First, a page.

Andrew von Eschenbach, M.D., Acting Commissioner
U.S. Food and Drug Administration
Food and Drug Administration
5600 Fishers Lane
Rockville, MD 20857
Dear Dr. von Eschenbach:
I have recently obtained a copy of a June 22, 2006 letter sent to the FDA by a former senior scientist from Mentor-one of the two companies seeking FDA approval of silicone gel breast implants-accusing the company of withholding from the FDA important new safety information concerning dangerous physical and chemical properties of their implants. Prior to sending the letter, the scientist had raised all of the serious concerns mentioned in the letter within the company; he had urged Mentor to submit the withheld data, but they had refused. The scientist sent the information to the FDA only after his employment was terminated after 15 years with the company.
Several weeks ago, the former Mentor scientist was called by the FDA staff member to whom the letter was sent. The scientist was told that because:
(1) the withheld test data demonstrating dangers of the implants referred to in the letter were not required in FDA’s request to Mentor (and Inamed, the other breast implant manufacturer) for more studies (referred to as the “deficiency response”); and (2) since the submitted data from both Mentor and Inamed (the other silicone gel breast implant manufacturer) were similar, that he had no other comment on the new information, implying that the agency would take no action.
This new information is compelling enough to warrant a reassessment of FDA’s position. At the very least it should clearly stop any FDA final approval of either device until the withheld data has been submitted, evaluated by the FDA staff, and made available to the public. This new evidence that information has been illegally withheld from the FDA should prompt a new criminal investigation into the Mentor’s failure to promptly send the agency all new information bearing on the safety of silicone gel implants.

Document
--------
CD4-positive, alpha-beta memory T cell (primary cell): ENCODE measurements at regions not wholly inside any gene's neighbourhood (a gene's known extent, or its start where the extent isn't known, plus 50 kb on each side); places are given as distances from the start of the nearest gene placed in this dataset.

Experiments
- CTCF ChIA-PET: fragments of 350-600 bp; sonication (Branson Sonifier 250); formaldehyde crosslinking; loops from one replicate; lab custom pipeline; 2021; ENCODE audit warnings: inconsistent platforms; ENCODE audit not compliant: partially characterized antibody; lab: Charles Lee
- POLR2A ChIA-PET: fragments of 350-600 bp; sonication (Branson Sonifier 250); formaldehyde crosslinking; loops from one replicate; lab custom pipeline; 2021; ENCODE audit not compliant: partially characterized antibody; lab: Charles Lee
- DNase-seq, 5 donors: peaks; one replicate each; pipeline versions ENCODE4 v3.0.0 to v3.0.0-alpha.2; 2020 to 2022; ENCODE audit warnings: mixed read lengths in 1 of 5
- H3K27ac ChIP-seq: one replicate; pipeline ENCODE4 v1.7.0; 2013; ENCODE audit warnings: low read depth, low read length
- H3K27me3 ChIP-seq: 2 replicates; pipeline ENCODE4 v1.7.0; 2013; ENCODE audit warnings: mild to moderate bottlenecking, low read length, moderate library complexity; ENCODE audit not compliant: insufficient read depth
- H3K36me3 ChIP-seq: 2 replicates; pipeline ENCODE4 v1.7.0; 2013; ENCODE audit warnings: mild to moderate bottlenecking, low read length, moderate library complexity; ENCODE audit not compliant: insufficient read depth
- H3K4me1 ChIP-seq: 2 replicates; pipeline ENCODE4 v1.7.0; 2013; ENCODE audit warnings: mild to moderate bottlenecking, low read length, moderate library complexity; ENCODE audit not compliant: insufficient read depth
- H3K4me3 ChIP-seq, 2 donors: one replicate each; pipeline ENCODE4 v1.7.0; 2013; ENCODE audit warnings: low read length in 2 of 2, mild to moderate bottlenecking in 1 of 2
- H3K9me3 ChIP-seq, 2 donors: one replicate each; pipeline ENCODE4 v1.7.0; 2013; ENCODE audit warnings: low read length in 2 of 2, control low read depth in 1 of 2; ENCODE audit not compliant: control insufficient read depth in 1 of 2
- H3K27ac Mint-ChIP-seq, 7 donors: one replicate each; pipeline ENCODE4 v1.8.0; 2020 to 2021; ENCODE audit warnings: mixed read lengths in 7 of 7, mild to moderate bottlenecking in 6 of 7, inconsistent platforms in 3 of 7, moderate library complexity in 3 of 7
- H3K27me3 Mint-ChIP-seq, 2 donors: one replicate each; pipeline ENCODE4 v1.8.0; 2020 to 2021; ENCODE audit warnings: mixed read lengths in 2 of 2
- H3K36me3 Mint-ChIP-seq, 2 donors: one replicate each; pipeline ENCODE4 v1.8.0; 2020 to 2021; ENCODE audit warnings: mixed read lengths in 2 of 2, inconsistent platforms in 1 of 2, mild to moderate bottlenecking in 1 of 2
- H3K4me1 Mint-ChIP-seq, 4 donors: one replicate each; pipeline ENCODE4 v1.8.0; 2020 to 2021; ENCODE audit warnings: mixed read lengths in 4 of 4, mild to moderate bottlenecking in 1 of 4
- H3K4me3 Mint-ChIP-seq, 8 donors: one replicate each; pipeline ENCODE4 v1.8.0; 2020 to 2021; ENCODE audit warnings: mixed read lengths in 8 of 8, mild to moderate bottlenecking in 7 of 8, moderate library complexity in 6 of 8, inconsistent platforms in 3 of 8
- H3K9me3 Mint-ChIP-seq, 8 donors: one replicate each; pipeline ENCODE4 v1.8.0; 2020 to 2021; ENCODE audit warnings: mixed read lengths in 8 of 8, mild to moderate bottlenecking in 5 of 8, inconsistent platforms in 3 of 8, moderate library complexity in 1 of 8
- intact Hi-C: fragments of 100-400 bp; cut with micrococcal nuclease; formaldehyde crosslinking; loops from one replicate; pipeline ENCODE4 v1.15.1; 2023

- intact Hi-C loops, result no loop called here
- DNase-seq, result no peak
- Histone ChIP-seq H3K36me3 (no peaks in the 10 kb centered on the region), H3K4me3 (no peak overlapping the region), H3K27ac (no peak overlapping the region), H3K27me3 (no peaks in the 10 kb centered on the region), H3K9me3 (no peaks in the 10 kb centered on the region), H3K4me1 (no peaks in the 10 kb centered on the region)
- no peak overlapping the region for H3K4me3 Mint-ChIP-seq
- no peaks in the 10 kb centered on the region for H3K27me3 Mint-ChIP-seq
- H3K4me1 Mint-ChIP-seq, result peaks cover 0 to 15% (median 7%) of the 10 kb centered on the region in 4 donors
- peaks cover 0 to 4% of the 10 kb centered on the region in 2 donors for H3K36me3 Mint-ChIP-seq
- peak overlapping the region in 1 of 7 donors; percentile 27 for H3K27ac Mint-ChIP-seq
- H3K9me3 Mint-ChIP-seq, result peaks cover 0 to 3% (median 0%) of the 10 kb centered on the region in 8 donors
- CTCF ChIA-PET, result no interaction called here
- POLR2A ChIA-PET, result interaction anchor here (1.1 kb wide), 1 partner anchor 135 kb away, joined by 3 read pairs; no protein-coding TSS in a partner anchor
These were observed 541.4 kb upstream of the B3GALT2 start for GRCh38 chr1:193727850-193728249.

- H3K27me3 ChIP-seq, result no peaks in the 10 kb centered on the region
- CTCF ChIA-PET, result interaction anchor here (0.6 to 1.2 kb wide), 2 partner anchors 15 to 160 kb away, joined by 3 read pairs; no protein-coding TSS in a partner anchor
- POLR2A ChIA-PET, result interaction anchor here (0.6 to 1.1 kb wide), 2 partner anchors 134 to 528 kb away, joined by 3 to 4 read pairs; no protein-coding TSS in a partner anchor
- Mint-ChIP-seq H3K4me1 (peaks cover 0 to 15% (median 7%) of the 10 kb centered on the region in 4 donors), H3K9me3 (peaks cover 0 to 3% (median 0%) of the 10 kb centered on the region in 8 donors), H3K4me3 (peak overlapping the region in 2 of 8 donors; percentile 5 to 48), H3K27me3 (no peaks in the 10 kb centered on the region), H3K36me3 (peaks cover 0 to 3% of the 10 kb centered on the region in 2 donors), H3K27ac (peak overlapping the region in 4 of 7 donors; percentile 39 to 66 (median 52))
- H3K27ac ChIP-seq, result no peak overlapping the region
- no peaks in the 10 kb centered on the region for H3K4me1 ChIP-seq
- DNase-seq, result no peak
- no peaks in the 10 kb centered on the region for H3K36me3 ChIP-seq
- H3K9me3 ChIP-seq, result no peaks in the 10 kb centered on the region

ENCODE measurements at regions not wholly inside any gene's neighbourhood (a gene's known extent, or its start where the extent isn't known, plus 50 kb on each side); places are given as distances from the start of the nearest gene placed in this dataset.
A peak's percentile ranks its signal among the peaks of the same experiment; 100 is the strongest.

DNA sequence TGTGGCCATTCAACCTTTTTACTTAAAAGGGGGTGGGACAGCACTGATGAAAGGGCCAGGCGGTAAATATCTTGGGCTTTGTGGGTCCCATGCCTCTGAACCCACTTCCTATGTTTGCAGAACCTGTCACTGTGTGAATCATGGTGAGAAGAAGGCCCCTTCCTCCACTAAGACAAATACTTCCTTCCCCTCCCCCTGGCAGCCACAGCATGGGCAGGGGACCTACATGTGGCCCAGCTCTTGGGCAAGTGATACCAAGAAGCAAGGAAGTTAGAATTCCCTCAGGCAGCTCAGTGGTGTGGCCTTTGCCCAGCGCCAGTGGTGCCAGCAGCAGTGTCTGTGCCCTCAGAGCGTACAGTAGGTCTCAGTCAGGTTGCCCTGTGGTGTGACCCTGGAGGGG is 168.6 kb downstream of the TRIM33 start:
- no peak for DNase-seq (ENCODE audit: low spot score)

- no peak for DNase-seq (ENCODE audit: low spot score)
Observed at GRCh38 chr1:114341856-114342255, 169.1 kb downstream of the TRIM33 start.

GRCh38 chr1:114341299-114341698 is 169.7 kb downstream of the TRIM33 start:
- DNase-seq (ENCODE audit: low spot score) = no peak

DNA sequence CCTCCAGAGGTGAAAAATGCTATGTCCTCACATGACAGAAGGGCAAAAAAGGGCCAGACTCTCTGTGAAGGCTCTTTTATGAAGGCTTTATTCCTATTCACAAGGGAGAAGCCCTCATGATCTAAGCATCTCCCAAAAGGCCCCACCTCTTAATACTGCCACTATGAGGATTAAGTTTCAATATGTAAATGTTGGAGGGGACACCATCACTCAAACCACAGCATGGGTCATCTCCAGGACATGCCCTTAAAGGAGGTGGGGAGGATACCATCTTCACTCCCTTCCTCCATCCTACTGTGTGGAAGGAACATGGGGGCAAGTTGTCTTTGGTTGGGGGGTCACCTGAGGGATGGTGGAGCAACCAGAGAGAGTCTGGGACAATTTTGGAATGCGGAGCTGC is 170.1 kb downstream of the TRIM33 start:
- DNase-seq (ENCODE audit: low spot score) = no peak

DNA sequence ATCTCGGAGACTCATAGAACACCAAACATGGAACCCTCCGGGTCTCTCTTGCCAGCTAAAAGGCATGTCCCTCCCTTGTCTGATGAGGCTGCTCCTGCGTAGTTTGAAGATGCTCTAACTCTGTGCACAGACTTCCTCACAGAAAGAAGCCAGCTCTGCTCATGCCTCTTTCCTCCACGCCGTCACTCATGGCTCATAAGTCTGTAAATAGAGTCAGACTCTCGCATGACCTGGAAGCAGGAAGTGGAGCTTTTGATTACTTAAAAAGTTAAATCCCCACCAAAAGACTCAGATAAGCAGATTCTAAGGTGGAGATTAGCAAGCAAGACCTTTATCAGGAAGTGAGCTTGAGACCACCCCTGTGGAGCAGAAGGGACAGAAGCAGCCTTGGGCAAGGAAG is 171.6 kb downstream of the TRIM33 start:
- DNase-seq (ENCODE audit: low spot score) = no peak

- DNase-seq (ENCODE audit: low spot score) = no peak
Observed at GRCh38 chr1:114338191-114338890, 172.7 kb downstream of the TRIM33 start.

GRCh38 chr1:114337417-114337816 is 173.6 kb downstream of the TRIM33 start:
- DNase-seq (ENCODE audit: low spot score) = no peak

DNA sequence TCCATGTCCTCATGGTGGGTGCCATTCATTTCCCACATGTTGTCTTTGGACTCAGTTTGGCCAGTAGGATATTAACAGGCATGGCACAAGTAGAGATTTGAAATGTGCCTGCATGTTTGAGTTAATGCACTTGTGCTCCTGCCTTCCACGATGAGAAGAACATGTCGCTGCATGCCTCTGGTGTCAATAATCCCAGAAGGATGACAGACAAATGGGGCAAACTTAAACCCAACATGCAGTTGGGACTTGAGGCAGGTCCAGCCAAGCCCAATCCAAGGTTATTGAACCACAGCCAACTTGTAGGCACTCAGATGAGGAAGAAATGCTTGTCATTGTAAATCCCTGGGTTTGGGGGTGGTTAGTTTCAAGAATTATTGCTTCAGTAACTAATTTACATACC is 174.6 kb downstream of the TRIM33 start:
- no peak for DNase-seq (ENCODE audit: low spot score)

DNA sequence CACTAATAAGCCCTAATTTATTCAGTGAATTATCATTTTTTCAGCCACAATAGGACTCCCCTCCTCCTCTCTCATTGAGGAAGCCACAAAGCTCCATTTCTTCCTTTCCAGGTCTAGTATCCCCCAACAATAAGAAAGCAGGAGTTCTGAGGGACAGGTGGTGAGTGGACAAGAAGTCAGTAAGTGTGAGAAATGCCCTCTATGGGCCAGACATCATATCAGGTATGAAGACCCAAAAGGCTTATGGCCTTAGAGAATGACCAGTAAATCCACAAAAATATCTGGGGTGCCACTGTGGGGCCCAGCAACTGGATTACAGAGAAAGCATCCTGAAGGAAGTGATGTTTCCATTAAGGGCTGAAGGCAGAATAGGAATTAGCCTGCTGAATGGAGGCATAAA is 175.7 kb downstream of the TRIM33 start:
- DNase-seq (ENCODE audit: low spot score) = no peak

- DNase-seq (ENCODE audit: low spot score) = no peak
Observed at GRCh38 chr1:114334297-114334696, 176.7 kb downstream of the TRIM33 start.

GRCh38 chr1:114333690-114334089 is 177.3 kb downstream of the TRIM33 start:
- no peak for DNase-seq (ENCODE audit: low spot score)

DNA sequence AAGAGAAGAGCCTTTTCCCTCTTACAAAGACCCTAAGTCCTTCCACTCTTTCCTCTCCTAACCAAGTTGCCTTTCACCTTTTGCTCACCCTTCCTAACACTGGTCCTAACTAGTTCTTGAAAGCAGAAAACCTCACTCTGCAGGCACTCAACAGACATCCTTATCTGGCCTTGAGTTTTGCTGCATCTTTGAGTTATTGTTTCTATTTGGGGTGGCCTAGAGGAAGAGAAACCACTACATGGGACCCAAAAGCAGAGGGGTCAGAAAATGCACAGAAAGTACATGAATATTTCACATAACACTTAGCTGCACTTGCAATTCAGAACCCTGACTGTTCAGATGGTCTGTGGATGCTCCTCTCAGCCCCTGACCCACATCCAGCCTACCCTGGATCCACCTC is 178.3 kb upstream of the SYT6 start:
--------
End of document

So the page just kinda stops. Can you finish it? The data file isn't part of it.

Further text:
In discussions with the scientist, he has explained to me the details and significance of the information. This is summarized below, under five subheadings that correspond to the five points made in the letter to the FDA:
Tests/data concerning gel leakage, composition
1. Diffusion Testing Validation: The gel bleed (diffusion out of the implant and into the body) chemical test data submitted to the FDA is invalid and has been fraudulently represented. A new procedure to correct this problem was successfully tested but the data from this more valid method was never submitted to the FDA. The importance of this is that the submitted data might understate the amount of low molecular weight siloxanes (the more toxic component of silicone gel) that is seeping out from the implant into the body.
2. Explant Semivolatile Extractable Testing: In tests of explanted silicone gel implants, the company found that there were very large amounts of the above-mentioned low molecular weight siloxanes compared to the amounts in devices that had not yet been implanted, implying that the larger molecular weight siloxanes were continually being degraded in the body to low molecular weight siloxanes. This suggests that a continual degradation of higher molecular weight gel to lower molecular weight siloxanes and bleeding of this may subject women to a constant source of the more dangerous low molecular weight siloxanes. These data were not submitted to the FDA.